After struggling earlier in the session, the pound bounded higher on Thursday, helped by an optimistic Bank of England (BoE), despite timed down economic forecasts. The pound US dollar exchange rate rallied to a high of US1.2996 before easing back to US$1.2948 to close.
|What do these figures mean?
|When measuring the value of a pair of currencies, one set equals 1 unit and the other shows the current equivalent. As the market moves, the amount will vary from minute to minute.For example, it could be written:1 GBP = 1.28934 USDHere, £1 is equivalent to approximately $1.29. This specifically measures the pound’s worth against the dollar. If the US dollar amount increases in this pairing, it’s positive for the pound. Or, if you were looking at it the other way around:1 USD = 0.77786 GBPIn this example, $1 is equivalent to approximately £0.78. This measures the US dollar’s worth versus the British pound. If the sterling number gets larger, it’s good news for the dollar.
As analysts had widely expected, the Bank of England kept interest rates on hold. The central bank trimmed growth forecasts, which sent the pound tumbling lower. The BoE’s growth expectation for the UK economy was revised down to just 1.2%, the weakest level in a decade. Growth forecasts were slashed from 1.7% just three months earlier. The central bank laid the blame for the worsening outlook on “Brexit fog”, which is creating tensions.
With just 50 days to go until Brexit and no Brexit deal agreed, the probability of a no deal, disorderly Brexit is increasing. The Bank of England governor warned of the economic consequences of a hard Brexit. However, Mark Carney was not all doom and gloom. His upbeat tone in the press conference helped lift the pound to session highs despite the forecast downgrades. This boosted rate hike hopes, strengthening the pound.
|Why do raised interest rates boost a currency’s value?
|Interest rates are key to understanding exchange rate movements. Those who have large sums of money to invest want the highest return on their investments. Higher interest rate environments tend to offer higher yields. So, if the interest rate or at least the interest rate expectation of a country is relatively higher compared to another, then it attracts more foreign capital investment. Large corporations and investors need local currency to invest. More local currency used then boosts the demand of that currency, pushing the value higher.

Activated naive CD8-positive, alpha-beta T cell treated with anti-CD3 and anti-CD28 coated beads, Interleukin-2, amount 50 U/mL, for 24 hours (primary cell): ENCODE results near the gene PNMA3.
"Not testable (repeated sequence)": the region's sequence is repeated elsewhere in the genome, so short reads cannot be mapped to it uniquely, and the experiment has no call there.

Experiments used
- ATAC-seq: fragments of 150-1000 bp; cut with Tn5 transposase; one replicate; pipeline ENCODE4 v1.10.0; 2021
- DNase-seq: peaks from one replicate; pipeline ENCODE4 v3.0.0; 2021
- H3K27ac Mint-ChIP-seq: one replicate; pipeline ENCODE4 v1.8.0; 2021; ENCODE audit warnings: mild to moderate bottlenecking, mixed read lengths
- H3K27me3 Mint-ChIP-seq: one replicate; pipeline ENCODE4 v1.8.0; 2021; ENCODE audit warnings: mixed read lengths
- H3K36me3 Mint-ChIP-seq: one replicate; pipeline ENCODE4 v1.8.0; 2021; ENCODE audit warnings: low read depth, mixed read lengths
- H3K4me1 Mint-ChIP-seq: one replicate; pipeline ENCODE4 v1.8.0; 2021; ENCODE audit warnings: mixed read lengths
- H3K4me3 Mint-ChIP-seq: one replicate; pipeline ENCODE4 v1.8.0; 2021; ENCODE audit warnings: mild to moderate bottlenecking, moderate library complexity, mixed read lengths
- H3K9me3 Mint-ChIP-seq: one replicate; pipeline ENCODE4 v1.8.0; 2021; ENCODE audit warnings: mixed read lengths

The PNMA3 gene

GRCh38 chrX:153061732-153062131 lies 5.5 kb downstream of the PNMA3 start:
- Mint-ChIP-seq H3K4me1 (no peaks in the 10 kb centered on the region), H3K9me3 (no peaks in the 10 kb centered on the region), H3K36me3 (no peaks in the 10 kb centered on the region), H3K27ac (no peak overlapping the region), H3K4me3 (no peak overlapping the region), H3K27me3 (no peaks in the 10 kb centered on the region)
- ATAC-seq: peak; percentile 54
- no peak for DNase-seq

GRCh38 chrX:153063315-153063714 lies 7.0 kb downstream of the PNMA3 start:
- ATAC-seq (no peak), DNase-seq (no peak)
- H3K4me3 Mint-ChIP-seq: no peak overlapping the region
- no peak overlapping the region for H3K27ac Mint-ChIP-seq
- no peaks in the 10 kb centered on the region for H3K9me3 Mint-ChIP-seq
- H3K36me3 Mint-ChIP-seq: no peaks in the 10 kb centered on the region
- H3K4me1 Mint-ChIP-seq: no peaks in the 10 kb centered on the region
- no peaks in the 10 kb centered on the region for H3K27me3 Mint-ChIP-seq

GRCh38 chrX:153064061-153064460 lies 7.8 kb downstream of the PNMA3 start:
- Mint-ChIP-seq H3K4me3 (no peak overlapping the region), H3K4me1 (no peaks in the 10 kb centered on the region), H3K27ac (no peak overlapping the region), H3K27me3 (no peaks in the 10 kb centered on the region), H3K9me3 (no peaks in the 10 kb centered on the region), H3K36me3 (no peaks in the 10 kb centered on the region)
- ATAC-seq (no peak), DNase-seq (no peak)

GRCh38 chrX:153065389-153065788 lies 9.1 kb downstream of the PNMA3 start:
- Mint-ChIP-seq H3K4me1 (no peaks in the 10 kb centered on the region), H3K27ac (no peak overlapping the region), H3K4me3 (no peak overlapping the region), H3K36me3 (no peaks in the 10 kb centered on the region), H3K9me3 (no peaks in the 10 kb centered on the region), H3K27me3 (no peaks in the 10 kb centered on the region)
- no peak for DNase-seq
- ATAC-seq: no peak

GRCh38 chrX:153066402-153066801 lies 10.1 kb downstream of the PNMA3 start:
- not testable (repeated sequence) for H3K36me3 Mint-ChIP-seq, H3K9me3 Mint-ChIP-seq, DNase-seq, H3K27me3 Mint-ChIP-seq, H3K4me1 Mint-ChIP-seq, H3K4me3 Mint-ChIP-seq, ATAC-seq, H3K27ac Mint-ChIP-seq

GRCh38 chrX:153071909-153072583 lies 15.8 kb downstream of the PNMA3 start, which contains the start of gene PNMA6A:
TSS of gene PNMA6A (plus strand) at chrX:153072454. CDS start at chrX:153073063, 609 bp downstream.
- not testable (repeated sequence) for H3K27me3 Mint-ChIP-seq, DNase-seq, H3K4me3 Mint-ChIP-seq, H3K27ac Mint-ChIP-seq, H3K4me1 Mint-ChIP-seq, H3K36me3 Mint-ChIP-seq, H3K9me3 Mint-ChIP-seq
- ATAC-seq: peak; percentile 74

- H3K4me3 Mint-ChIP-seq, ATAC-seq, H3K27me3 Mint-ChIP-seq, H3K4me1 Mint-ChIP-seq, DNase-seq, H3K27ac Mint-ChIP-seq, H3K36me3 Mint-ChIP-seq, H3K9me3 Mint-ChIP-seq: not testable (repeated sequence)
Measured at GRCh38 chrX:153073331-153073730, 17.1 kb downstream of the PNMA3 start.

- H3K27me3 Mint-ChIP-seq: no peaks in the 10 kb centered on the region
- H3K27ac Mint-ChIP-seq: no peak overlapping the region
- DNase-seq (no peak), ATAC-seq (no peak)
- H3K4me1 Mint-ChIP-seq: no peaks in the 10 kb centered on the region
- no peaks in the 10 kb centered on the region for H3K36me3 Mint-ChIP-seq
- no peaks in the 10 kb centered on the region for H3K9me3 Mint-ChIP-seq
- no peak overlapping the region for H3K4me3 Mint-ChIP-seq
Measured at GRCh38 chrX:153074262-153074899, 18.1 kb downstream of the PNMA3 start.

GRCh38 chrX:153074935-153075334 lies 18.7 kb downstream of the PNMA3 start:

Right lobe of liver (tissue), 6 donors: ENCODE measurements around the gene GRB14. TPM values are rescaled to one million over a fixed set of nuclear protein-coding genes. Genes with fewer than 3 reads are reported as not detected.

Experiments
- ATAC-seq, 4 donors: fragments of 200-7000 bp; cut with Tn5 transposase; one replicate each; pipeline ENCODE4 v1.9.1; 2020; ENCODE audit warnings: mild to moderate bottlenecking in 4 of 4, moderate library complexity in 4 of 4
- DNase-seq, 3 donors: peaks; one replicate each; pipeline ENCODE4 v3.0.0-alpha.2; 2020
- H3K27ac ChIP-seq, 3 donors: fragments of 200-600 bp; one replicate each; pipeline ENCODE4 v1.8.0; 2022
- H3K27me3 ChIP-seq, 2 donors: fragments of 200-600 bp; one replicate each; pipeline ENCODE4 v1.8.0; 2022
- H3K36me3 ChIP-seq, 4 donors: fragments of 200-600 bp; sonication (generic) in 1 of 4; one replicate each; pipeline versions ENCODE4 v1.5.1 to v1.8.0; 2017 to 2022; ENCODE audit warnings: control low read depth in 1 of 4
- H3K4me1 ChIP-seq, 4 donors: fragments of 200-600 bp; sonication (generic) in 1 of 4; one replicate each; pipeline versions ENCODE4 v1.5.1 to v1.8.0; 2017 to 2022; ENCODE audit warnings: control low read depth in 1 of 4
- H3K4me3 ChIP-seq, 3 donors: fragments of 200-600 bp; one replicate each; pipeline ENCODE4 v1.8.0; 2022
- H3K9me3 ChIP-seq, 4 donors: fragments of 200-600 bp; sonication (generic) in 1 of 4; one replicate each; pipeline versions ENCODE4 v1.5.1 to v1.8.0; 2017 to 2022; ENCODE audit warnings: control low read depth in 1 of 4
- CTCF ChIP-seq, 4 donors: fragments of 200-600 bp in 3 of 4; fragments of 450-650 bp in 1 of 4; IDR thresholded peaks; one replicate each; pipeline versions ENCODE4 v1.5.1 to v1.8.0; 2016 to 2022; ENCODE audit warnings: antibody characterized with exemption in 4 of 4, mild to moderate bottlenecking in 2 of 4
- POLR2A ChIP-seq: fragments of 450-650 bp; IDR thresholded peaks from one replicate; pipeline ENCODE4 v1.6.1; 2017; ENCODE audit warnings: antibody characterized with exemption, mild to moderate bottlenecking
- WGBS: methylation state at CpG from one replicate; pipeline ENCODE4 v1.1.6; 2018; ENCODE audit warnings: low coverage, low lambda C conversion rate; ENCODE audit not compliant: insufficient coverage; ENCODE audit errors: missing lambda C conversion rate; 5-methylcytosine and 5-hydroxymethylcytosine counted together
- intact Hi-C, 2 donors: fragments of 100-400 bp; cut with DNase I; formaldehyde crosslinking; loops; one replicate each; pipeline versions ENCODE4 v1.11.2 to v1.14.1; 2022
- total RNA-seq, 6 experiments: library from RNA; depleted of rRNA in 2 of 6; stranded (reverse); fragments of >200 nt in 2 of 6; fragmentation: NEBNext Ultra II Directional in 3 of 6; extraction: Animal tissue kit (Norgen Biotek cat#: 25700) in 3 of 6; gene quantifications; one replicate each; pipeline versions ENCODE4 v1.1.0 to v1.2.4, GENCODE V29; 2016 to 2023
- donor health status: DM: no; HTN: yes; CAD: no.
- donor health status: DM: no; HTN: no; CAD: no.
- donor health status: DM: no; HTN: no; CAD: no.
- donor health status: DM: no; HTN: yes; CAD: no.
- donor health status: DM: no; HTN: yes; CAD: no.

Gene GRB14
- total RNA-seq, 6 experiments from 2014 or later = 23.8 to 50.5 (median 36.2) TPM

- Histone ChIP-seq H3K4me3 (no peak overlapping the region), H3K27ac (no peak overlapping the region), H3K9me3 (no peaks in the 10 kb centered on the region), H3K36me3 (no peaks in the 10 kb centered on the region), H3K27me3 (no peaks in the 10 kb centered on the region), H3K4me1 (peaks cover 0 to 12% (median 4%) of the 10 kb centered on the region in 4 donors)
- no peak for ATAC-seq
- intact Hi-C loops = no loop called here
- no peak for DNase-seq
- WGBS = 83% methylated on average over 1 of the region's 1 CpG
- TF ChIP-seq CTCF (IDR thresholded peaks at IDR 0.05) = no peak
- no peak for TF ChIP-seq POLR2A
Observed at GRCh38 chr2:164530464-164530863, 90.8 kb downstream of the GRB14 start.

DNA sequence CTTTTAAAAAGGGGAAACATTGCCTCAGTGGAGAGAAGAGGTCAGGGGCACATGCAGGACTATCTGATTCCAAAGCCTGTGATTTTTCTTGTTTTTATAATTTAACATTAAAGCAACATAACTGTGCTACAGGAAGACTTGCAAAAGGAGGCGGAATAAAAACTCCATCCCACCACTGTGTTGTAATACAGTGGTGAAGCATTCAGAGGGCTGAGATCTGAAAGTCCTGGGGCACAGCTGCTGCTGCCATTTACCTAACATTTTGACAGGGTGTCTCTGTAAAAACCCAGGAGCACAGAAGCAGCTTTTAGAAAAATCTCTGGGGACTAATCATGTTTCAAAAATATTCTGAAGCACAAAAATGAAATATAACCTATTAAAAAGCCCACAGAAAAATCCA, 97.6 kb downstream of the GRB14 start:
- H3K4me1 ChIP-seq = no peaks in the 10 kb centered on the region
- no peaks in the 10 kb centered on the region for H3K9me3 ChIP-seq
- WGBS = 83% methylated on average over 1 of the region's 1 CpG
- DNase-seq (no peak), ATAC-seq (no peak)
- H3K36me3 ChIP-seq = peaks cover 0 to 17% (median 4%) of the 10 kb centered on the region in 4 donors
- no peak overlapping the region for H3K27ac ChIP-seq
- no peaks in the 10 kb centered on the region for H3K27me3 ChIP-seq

Today there is no high impacting economic data for the UK. This will leave Brexit headlines to drive the pound. UK Prime Minister Theresa May visited Brussels on Thursday in an attempt to convince the EU to reopen negotiations on the Irish backstop arrangement. Something the EU have continually refused to do. Once again, the EU rebuffed Theresa May’s demands.
Theresa May and her cabinet will spend the next few days meeting leading EU figures to convince them to change the deal. Brexit headlines will keep the pound volatile as the Brexit deadline nears.
The dollar traded broadly higher on Thursday, although lower than the pound. Concerns over the health of the global economy resurfaced with vigour, adding to worries over US — China trade relations. As a result, investors looked to buy into safe havens. The dollar is the reserve currency of the world and therefore is considered a safe haven, benefiting in times of heightened uncertainty. Moves by investors into the safer dollar continued overnight.
Today there is no high impacting data due for release leaving dollar investors looking towards US — China trade developments. President Trump has said he has no plans to meet with China’s President Xi Jinping before the trade truce deadline of March 1st
This publication is provided for general information purposes only and is not intended to cover every aspect of the topics with which it deals. It is not intended to amount to advice on which you should rely. You must obtain professional or specialist advice before taking, or refraining from, any action on the basis of the content in this publication. The information in this publication does not constitute legal, tax or other professional advice from TransferWise Inc., Currency Live or its affiliates. Prior results do not guarantee a similar outcome. We make no representations, warranties or guarantees, whether express or implied, that the content in the publication is accurate, complete or up to date. Consult our risk warning page for more details.
This article was initially published on TransferWise.com from the same author. The content at Currency Live is the sole opinion of the authors and in no way reflects the views of TransferWise Inc.